While Charlie's away, Joan and Stina appreciate the chance to fill in. Picking up on Elizabeth's thread:
So where "on the map" are women in science and science fiction?
A startling study in PNAS tests how male and female lab directors hire a lab manager. Both male and female scientists are more likely to hire a male than a female. "Analyses indicated that the female student was less likely to be hired because she was viewed as less competent" -- although the study design had presented candidates with identical qualifications. Similar studies show that both male and female reviewers are more likely to review favorably a paper by a male author. And a recent issue of Nature reviews the whole disturbing picture.
The dearth of women in engineering and Silicon Valley is no surprise. And in related technical fields, the climate remains harsh. Stina recalls how she worked at Motorola as a graphic designer. "My first experience with gender bias was while working at Motorola. They paid me $48k per year and made out like they were verging on overpaying. (This, with six or seven years experience working for Motorola as an illustrator/designer.) Mind you, I'd designed the covers for their award-winning PowerPC user manuals. Eventually, I got a $2,000 merit raise. They then promptly hired a male graphic designer fresh out of college for $65k. I was not happy when I found out. I'll add that at that time there was an older male manager known for sexually harassing the female staff--an incident in a cab was particularly frightening. There were enough complaints documented that rumors of a lawsuit surfaced. That was when personnel took notice, and I was interviewed. (I’d had my own incident with the manager in question.) In the end, personnel chose to protect the manager. He got a transfer to another department."
But the findings reported by PNAS and Nature are more surprising because they focus on the biological sciences, where women arguably seem to
have made the greatest strides. In biology classes of undergraduate and
graduate schools, women now often outnumber men. A student of Joan's recently interviewed at a top grad school where he was the only male candidate, with a dozen females. But who are their professors? There, it's a different story.
Remember that it's been barely a generation since women in most Western cultures, educated or not, were expected to stay home. Those of us who first pursued careers had to fill the roles that male communities assigned. Thirty years ago, Joan recalls sitting in the office of a female mentor who had done her graduate work with James Watson, and who lacked confidence in young Joan. When Joan burst into tears, her mentor paused and reflected, "That happened to me in Watson's office." The mentor--like her own former mentor, Watson--had been trained to devalue her female students.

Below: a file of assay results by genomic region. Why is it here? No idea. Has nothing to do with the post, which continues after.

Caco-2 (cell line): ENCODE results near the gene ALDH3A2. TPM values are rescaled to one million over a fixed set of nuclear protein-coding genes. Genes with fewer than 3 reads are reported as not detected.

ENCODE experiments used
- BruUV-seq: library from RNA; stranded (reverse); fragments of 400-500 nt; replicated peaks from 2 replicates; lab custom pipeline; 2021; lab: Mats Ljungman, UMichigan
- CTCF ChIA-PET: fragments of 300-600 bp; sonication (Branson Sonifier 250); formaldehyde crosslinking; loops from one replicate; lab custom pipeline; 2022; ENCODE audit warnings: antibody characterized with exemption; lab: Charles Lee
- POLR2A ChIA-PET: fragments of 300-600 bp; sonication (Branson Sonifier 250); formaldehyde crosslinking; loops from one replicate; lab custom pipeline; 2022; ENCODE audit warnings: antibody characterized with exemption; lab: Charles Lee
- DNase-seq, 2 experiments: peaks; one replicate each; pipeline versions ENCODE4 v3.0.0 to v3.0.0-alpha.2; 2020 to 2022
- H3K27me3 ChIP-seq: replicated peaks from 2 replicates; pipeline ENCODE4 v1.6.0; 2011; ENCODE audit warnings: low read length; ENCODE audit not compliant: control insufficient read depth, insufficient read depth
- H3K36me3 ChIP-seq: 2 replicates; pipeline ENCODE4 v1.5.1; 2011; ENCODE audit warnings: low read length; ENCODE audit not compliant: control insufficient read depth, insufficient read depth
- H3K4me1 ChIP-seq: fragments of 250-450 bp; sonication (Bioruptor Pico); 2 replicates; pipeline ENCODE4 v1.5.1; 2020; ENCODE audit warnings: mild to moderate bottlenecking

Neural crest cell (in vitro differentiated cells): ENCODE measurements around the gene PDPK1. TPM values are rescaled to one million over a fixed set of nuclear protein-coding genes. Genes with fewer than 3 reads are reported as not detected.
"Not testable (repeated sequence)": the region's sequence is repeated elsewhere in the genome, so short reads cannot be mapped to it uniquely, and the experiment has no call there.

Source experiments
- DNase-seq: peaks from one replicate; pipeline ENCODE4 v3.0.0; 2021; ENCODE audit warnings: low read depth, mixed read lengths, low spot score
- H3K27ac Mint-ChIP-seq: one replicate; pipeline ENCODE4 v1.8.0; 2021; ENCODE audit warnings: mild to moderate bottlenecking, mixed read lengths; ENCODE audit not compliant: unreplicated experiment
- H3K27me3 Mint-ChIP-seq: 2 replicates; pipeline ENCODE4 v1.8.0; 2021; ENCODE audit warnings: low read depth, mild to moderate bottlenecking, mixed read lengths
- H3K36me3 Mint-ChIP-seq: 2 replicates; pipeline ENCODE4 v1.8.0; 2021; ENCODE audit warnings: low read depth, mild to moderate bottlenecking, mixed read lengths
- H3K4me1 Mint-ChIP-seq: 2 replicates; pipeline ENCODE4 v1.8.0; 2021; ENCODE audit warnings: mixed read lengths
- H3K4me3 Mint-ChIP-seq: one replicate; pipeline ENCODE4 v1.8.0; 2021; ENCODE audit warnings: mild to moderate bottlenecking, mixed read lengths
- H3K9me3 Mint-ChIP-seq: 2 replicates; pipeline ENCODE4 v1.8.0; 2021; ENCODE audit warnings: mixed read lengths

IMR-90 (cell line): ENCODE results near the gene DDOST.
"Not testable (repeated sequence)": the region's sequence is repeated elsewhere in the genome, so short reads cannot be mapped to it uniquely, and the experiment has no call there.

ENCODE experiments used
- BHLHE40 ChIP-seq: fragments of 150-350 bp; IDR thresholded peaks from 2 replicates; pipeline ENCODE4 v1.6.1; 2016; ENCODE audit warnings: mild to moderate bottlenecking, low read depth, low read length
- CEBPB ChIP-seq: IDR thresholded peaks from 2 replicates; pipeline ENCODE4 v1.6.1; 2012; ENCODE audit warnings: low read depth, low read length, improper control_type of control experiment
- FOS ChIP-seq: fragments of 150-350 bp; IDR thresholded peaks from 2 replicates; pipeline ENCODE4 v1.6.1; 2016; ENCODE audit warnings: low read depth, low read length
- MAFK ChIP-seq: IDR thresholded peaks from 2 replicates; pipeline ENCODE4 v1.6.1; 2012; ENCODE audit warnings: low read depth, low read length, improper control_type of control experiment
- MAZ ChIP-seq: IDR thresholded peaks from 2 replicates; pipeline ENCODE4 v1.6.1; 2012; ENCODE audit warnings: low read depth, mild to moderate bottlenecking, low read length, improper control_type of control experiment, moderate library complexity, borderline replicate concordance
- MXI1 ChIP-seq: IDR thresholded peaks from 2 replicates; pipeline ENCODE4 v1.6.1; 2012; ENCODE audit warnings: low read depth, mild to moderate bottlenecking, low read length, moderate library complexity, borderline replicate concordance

It's tempting to think, "We've Outgrown All That." There are indeed many mentors, including males, who effectively support women students
and writers. And there always have been--John Bernal, for instance, a contemporary of Watson's who effectively mentored several female crystallographers, including Nobel-winner Dorothy Hodgkin. Today, perhaps it's too easy to say "We support women," or "We interview women" (though they don't quite get the job.) The PNAS and Nature stats cannot be written off. Is it possible we've taken our modernity for granted? Are our modern biases so skillfully hidden from ourselves that we don't even see?
Try this test and find out. Do you personally associate science with male more than female? What about race, ethnicity, orientation? Most of us who take this test find that our minds still deeply associate male/science and female/family. Is it reasonable to think such associations don't affect our professional judgments?
The gender bias exists in fiction too. It's well known that reviews are what give authors a leg up in the literary world. However, male authors are statistically more likely to get coverage than female authors by a large margin. According to data collected by VIDA (an organization for Women in the Literary Arts):"The New York Review of Books (89 reviews of female authors in 2012 to 316 of male authors), the London Review of Books (74 female authors to 203 male) and the Times Literary Supplement (314 female authors to 924 male authors) fared especially ill."
If you think that SF and F are free of this bias, think again. The cover of our own SFWA Bulletin (the 2013 Spring issue that just arrived) only lists articles by male authors. Meanwhile inside the magazine, there are no less than forty-three cover images of novels by male authors as opposed to five by female authors. (One of those five was clipped in such a way as the name of the author was removed from the image.) In the Fall of 2012 issue, the numbers were male: twenty, female: twelve--and that was in an issue that highlighted female SFF authors. Reviewers of the women-centered anthology The Other Half of the Sky praise the "female protagonists ... just as incredible and compelling as their male counterparts." How long will we have to go on proving this point?
These stats are of particular interest for those of us in research science, where objectivity is the coin of our realm; and in science fiction, which claims to reach beyond “mundane” assumptions. Overcoming gender bias, and assumptions in other dimensions, can only lead to more creative science and fiction.
So what can we do about it?
(Note for newcomers: Stina Leicht is the author of two novels published by Nightshade Books, Of Blood and Honey, And Blue Skies from Pain and has a new short story appearing in the anthology Rayguns Over Texas this fall. Joan Slonczewski authors the Frontera series and conducts microbiology research funded by the US National Science Foundation.)